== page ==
[IPython-dev] Extensible pretty-printing
Thu Oct 28 20:17:55 CDT 2010
On Thu, Oct 28, 2010 at 5:13 PM, Robert Kern <email@example.com> wrote:
>> OK, so how do you want to proceed: do you want to reopen your pull
>> request (possibly rebasing it if necessary) as it was, or do you want
>> to go ahead and implement the above approach right away?
> I'd rather implement this approach right away. We just need to decide what the
> keys should be and what they should mean. I originally used the ID of the
> DisplayFormatter. This would allow both a "normal" representation and an
> enhanced one both of the same type (plain text, HTML, PNG image) to coexist.
> Then the frontend could pick which one to display and let the user flip back and
> forth as desired even for old Out entries without reexecuting code. This may
> be a case of YAGNI.
Actually I don't think it's YAGNI, and I have a specific use case in
mind, with a practical example. Lyx shows displayed equations, but if
you copy one, it's nice enough to actually feed the clipboard with the
raw Latex for the equation. This is very convenient, and I often use
it to edit complex formulas in lyx that I then paste into reST docs.
We could similarly have pretty display of e.g. sympy output, but where
one could copy the raw latex fort the output cell. The ui could
expose this via a context menu that offers 'copy image, copy latex,
copy string' for example.
So this does strike me like genuinely useful and valuable functionality.
> However, that means that the frontend needs to know about the IDs of the
> DisplayFormatters. It needs to know that 'my-tweaked-html' formatter is HTML. I
> might propose this as the fully-general solution:
> Each DisplayFormatter has a unique ID and a non-unique type. The type string
> determines how a frontend would actually interpret the data for display. If a
> frontend can display a particular type, it can display it for any
> DisplayFormatter of that type. There will be a few predefined type strings with
> meanings, but implementors can define new ones as long as they pick new names.
> text -- monospaced plain text (unicode)
> html -- snippet of HTML (anything one can slap inside of a <div>)
> image -- bytes of an image file (anything loadable by PIL, so no need to have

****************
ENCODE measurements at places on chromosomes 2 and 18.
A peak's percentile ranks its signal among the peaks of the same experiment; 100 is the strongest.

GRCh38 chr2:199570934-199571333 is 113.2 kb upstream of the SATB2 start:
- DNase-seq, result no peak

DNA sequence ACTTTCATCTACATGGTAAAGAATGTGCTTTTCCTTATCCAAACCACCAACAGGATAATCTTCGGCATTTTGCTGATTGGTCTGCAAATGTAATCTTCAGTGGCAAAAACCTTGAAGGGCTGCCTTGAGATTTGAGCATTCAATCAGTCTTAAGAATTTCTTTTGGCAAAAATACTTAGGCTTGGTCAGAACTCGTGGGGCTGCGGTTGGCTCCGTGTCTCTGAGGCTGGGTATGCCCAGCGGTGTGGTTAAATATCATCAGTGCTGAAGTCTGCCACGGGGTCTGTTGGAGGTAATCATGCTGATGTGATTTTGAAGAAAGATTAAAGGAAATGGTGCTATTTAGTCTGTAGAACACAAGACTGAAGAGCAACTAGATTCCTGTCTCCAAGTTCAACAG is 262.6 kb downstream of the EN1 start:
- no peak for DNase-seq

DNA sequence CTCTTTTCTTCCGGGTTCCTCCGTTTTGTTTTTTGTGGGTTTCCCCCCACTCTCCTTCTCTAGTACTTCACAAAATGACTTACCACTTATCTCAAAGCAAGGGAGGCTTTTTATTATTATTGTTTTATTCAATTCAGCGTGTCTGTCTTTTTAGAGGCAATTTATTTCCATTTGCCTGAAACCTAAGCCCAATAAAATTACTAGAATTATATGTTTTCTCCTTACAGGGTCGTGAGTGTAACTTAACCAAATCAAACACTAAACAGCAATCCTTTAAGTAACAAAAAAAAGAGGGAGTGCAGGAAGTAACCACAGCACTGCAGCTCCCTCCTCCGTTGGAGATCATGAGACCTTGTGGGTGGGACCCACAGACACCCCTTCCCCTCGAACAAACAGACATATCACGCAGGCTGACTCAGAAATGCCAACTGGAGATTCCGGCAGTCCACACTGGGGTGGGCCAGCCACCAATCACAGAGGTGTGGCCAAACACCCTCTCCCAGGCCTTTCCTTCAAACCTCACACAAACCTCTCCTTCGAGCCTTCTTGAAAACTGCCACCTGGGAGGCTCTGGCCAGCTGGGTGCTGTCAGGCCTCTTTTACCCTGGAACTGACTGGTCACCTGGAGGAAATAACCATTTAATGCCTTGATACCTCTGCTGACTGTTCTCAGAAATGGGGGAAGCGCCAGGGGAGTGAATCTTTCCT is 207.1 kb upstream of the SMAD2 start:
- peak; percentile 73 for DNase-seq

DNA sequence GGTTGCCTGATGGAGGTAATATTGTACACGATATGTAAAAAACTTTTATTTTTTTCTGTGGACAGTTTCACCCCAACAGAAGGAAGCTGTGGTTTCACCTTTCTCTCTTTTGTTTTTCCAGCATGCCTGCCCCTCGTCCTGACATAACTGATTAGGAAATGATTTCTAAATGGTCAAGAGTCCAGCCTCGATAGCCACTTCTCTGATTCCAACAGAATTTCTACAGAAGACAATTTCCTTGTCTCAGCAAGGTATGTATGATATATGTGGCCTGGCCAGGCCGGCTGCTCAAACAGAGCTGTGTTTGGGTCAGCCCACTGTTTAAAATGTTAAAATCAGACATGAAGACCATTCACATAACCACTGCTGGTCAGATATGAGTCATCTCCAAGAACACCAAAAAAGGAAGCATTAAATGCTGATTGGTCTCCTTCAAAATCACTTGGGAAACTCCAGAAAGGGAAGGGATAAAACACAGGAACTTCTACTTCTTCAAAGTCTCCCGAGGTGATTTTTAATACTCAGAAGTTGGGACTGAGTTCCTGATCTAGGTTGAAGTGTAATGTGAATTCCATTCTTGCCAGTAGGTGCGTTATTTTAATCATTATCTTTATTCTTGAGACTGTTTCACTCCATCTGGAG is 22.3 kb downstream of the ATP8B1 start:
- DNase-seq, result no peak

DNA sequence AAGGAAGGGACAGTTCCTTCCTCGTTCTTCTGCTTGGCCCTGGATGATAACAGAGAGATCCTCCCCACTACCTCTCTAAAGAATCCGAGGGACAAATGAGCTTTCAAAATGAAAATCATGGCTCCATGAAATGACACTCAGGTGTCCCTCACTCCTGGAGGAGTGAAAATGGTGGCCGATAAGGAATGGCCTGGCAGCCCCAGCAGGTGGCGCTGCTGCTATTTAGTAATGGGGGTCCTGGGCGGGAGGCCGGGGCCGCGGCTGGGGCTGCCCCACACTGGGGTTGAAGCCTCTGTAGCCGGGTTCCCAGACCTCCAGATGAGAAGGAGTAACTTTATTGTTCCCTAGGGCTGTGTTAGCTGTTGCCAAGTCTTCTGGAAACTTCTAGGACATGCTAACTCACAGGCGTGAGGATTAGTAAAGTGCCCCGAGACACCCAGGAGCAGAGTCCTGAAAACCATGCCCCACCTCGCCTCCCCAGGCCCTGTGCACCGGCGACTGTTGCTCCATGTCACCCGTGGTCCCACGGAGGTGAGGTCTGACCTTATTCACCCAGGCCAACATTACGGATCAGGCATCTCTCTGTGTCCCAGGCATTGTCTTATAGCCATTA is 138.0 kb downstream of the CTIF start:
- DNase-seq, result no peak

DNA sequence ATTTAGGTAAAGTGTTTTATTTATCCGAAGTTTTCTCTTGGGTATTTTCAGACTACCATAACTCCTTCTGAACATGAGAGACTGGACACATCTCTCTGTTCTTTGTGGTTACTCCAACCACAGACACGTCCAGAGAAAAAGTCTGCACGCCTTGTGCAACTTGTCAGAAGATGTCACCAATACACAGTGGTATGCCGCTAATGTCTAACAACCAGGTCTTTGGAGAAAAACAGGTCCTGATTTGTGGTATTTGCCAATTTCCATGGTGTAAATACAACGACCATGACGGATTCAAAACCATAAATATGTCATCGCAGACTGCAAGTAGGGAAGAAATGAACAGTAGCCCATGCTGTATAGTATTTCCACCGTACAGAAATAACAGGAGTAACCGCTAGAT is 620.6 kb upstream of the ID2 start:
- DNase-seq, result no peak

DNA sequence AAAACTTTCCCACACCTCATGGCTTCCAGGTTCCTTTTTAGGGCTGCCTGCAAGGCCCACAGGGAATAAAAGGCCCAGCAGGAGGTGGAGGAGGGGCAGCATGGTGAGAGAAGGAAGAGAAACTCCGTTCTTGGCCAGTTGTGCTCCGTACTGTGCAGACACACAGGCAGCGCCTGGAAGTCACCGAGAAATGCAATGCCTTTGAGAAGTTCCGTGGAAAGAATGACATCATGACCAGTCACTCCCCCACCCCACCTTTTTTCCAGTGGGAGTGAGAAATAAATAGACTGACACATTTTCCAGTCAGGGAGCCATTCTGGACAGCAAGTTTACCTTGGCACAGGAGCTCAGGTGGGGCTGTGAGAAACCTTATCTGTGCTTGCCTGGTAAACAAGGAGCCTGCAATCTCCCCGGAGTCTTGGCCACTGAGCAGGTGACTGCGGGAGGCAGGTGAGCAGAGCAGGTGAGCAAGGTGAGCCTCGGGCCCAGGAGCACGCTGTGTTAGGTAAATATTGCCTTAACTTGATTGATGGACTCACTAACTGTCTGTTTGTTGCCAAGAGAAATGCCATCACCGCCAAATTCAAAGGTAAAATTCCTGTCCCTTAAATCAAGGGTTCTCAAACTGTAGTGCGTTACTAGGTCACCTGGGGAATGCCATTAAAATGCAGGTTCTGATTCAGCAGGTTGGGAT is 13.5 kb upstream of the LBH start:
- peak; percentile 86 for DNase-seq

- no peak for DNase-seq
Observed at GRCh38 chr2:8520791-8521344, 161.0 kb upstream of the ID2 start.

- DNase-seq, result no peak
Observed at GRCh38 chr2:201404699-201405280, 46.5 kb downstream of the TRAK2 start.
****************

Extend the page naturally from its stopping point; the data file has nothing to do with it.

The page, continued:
> different PNG and JPEG type strings)
> mathtext -- just the TeX-lite text (the frontend can render it itself)
> When given an object for display, the DisplayHook will give it to each of the
> DisplayFormatters in turn. If the formatter can handle the object, it will
> return some JSONable object. The DisplayHook will append a 3-tuple
> (formatter.id, formatter.type, data)
> to a list. The DisplayHook will give this to whatever is forming the response
> Most likely, there won't be too many of these formatters for the same type
> active at any time and there should always be the (id='default', type='text')
> formatter. A simple frontend can just look for that. A more complicated GUI
> frontend may prefer a type='html' response and only fall back to a type='text'
> format. It may have an ordered list of formatter IDs that it will try to display
> before falling back in order. It might allow the user to flip through the
> different representations for each cell. For example, if I have a
> type='mathtext' formatter showing sympy expressions, I might wish to go back to
> a simple repr so I know what to type to reproduce the expression.
> I'm certain this is overengineered, but I think we have use cases for all of the
> features in it. I think most of the complexity is optional. The basic in-process
> terminal frontend doesn't even bother with most of this and just uses the
> default formatter to get the text and prints it.
>  Why a general JSONable object instead of just bytes? It would be nice to be
> able to define a formatter that could give some structured information about the
> object. For example, we could define an ArrayMetadataFormatter that gives a dict
> with shape, dtype, etc. A GUI frontend could display this information nicely
> formatted along with one of the other representations.
Most of this I agree with. Just one question: why not use real mime
types for the type info? I keep thinking that for our payloads and
perhaps also for this, we might as well encode type metadata as
mimetypes: they're reasonably standardized, python has a mime library,
and browsers are wired to do something sensible with mime-tagged data
already. Am I missing something?
>> If the latter, I'm not sure I like the approach of passing a dict
>> through and letting each formatter modify it. Sate that mutates
>> as-it-goes tends to produce harder to understand code, at least in my
>> experience. Instead, we can call all the formatters in sequence and
>> get from each a pair of key, value. We can then insert the keys into
>> a dict as they come on our side (so if the storage structure ever
>> changes from a dict to anything else, likely the formatters can stay
>> unmodified). Does that sound reasonable to you?
> That's actually how I would have implemented it [my original ipwx code
> notwithstanding ;-)].
OK. It seems we're converging design wise to the point where code can
continue the conversation :)
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